Lately I have been feeling really grateful. I'd like to think it's because I'm maturing, and that's what adulthood is like - you appreciate your surroundings now that you've finally found your place in the world. But I suspect the truth is quite different. Spring is finally here! To be honest, I'm not a big fan of this time of year. My nose gets really runny and every little flying creature wants to get into my mouth and eyes when I ride my bike through the woods. But I can't deny that it's the best time of year! The scenery outside is just breathtaking, and sometimes during my walks I have to stop for a moment and take a closer look at the flowering plants I have noticed. There is also this great advantage called THE SUN! Winters in Poland are quite grey and it can get depressing after a while. Oh boy, but now? Sweet, sweet vitamin D, come to daddy! The world around us is such an amazing place!
During one of my meditation sessions in the middle of the forest, I asked myself - hey, actually, how does the sun inject vitamin D into my body just by shining up here? As you may not know, meditation is all about switching off your thoughts. The human mind is not a big fan of this, so it sneaks in random thoughts whose sole purpose is to distract you. Later that day I googled the above question and to my surprise it turns out that the sun is just a facilitator and the real work is done by our bodies!
According to the National Library of Medicine, "During exposure to sunlight, 7-dehydrocholesterol in the skin absorbs UV-B radiation and is converted to previtamin D3, which in turn isomerises to vitamin D3". Well done skin, thank you for your service!
Let's move on to the main topic, as my relationship with Spring was only meant to be a modest introduction that has unexpectedly expanded.
I love my parents more than anyone. I know they love me in return. Stoics often imagine losing their possessions, friends or relatives forever - such practice prepares a person for the worst-case scenario. And whenever I think about my parents not being here, I'm devastated and my body reacts accordingly. Glassy eyes, a lump in my throat, tension I can't even describe. I'm really grateful that my depressive episode didn't end tragically. I can't even imagine what it's like to see your child leave the world on their own terms. And I don't want to.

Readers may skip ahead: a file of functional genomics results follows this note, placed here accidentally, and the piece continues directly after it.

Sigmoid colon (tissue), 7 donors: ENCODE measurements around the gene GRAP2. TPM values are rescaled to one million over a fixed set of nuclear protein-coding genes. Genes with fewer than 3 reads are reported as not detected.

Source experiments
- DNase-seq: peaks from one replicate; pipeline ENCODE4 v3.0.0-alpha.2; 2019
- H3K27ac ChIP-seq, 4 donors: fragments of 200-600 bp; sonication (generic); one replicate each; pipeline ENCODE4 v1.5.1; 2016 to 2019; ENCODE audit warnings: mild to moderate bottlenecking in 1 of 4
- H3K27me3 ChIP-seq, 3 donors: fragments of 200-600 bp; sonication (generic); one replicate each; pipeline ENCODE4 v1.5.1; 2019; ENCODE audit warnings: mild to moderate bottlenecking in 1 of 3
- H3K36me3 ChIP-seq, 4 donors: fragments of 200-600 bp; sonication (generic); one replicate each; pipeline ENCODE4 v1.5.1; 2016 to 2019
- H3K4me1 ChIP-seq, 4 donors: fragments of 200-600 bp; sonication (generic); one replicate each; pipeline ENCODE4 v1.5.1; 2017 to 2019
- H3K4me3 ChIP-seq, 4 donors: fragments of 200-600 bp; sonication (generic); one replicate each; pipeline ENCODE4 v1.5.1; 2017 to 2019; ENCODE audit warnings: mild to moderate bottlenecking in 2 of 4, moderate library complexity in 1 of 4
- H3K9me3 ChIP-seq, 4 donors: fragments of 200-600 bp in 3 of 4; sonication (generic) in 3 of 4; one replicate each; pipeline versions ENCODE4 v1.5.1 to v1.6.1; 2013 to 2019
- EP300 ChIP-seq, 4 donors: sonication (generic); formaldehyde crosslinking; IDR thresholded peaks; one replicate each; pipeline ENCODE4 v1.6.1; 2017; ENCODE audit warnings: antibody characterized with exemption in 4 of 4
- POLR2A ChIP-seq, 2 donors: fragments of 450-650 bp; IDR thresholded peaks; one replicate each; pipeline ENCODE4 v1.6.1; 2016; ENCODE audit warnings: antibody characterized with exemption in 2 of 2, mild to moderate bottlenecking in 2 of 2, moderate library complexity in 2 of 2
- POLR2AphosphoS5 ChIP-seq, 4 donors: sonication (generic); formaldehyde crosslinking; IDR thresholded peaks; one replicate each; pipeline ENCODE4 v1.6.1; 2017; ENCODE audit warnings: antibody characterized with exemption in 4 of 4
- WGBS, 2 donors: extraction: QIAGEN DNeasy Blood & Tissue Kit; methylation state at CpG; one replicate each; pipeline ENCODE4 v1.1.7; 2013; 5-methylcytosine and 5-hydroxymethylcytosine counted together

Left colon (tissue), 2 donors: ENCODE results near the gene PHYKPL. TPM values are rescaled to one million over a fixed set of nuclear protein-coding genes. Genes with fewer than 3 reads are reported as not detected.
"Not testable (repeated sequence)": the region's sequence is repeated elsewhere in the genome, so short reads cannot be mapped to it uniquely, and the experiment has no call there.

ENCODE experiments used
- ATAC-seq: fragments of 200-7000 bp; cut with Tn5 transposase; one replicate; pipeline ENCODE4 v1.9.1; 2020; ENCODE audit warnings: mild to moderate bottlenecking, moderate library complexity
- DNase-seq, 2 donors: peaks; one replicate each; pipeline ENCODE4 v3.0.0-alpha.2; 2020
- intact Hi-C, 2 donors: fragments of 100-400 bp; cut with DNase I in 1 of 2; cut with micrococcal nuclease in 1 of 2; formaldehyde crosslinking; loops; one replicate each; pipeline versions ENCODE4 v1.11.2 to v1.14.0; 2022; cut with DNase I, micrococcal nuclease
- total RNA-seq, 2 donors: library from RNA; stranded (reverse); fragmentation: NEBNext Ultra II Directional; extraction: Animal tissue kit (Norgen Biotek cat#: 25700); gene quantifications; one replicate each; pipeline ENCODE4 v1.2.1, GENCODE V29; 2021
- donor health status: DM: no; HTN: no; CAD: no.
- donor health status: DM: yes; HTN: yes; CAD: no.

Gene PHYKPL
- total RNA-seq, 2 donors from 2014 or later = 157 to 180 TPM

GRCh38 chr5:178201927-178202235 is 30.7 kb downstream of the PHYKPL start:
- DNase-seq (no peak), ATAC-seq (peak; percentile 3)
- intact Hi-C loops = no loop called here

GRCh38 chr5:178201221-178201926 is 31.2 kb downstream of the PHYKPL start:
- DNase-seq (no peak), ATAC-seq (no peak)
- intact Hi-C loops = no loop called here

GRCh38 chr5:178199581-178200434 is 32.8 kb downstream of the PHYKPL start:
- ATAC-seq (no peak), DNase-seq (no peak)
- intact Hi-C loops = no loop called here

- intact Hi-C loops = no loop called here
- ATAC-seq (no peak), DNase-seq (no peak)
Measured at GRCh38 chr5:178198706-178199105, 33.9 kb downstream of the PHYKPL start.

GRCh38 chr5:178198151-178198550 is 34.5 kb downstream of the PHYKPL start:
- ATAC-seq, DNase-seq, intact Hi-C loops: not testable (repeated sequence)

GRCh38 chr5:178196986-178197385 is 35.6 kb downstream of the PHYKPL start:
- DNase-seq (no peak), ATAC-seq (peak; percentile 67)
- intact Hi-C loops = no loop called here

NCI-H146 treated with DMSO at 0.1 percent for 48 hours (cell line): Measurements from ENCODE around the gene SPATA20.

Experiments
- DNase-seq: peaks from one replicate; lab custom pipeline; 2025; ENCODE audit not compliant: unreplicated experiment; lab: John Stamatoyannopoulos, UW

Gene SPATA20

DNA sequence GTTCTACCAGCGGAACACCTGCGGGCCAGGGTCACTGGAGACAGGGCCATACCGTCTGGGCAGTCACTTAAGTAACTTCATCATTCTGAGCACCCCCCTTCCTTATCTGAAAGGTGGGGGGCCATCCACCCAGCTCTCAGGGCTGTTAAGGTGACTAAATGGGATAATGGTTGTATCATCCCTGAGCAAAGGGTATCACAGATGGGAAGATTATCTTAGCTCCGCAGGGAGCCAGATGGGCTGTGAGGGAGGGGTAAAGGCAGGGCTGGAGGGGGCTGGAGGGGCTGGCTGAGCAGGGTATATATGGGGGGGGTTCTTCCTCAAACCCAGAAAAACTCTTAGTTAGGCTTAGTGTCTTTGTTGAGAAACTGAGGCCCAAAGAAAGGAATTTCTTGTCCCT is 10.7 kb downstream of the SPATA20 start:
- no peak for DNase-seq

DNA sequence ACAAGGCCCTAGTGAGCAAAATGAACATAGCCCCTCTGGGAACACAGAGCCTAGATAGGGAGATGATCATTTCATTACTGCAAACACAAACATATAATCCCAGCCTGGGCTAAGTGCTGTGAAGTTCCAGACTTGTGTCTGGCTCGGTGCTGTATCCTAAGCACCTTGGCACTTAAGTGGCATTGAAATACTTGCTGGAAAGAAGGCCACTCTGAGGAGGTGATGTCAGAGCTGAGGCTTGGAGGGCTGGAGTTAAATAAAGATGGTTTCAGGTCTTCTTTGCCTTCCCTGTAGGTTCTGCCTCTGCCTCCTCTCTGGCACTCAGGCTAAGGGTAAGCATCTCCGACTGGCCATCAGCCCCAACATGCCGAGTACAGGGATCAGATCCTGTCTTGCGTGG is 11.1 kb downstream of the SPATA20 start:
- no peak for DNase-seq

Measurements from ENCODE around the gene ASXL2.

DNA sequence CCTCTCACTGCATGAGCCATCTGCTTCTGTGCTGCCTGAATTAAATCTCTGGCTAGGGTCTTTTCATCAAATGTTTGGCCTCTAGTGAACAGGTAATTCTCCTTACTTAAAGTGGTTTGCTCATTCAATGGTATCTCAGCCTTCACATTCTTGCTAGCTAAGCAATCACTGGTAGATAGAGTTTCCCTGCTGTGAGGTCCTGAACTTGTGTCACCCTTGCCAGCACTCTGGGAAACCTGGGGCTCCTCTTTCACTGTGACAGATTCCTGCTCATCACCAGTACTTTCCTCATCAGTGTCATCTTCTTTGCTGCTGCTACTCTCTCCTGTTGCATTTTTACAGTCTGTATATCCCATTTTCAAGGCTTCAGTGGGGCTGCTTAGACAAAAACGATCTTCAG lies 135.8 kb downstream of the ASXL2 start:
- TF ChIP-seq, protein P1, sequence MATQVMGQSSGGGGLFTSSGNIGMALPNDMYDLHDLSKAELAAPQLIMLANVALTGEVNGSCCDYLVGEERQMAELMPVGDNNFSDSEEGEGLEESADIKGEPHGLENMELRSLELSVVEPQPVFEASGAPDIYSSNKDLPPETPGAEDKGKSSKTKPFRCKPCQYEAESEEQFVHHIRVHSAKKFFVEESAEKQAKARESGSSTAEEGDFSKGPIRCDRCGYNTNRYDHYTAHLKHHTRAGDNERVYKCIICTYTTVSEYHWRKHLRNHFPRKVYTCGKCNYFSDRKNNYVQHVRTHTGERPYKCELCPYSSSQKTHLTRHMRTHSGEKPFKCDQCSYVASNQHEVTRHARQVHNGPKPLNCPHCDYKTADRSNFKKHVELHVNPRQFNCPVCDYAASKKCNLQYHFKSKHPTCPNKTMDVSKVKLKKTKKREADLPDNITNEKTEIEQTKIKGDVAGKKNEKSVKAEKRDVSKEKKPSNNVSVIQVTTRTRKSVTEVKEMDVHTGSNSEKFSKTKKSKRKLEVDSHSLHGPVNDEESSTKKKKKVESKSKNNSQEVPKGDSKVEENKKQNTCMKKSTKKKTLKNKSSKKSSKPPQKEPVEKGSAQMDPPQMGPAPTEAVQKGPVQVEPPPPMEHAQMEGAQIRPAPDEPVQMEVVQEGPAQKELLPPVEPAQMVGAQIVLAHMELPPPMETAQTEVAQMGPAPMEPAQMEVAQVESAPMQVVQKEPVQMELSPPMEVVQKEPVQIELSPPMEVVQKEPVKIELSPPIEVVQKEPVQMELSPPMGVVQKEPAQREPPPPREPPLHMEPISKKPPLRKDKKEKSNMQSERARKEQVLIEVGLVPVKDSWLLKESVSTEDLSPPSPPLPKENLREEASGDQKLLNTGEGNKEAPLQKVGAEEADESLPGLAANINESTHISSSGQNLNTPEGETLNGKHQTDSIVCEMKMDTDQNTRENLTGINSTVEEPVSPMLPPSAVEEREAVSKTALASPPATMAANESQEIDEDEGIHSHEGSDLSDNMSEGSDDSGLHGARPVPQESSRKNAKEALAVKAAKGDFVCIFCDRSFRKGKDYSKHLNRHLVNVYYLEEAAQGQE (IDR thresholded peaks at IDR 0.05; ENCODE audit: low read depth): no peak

My relationship with my parents is not easy. We never say 'I love you', 'I'm proud of you' or 'I miss you'. There's no hugging or other touching interaction. We're very awkward with each other. But the love is there, I guarantee you. We just have our own ways of showing it.
Let us start with my father. His definition of love is clear. Whenever he visits me, I know he will cook something delicious. I interpret it as "I want the best for you, that's why I took the time to prepare this meal. I want to spend more time with you and I really appreciate that we sit together and have our moment". His other way of showing love is just by talking to me. I was a very quiet child when I was growing up, and there was no bond with my parents. I think my dad is trying to make up for all those years when I was in a really dark place and we didn't talk much. During our conversations, he brings up all sorts of topics - including those where he tries to belittle me or simply despise what I do. But I also appreciate these conversations, because what I hear is: "I think you have a potential that you are wasting. One day we won't be here for you and you'll have to look after yourself and your brother. I want you to be as prepared as possible".
My mother is a very enterprising woman. She has worked very hard to get where she is, and in my childhood I rarely got to see her because she would go to work when I was asleep and come back when I was also already in bed. Our financial situation was always uncertain. So now, when Mum buys something - it could be clothes, sweets or even furniture - I hear "If I could, I would give you the whole world". Mom, like dad, also signals her feelings through conversation. I can only assume it's their way of making sure I'm OK and that my inner demons are still under lock and key.
How do they know I love them? To be honest, I can only assume that my actions speak for themselves. Whenever my father comes to visit, I make sure there is some tasty alcohol waiting for him. When I talk to my mother, I make sure to ask her about her latest adventures, experiences or recent events in my parents' area. If I have a question about a topic that is more or less close to her, I call her before I go to Google for answers. I also try to bring a bit of intimacy into our family, like fist-bumping with my dad when we meet after not seeing each other for a while.
Lately our family has started to look like a... real family? For the first time I see us as a team. We've all overcome our personal adversities and it's beautiful to see. I wish everyone could have such a great relationship with their parents. And if there are things that can't be fixed, remember that being a loving parent is just as valuable as being a loving child. Spreading love is something you can do anywhere and with anyone.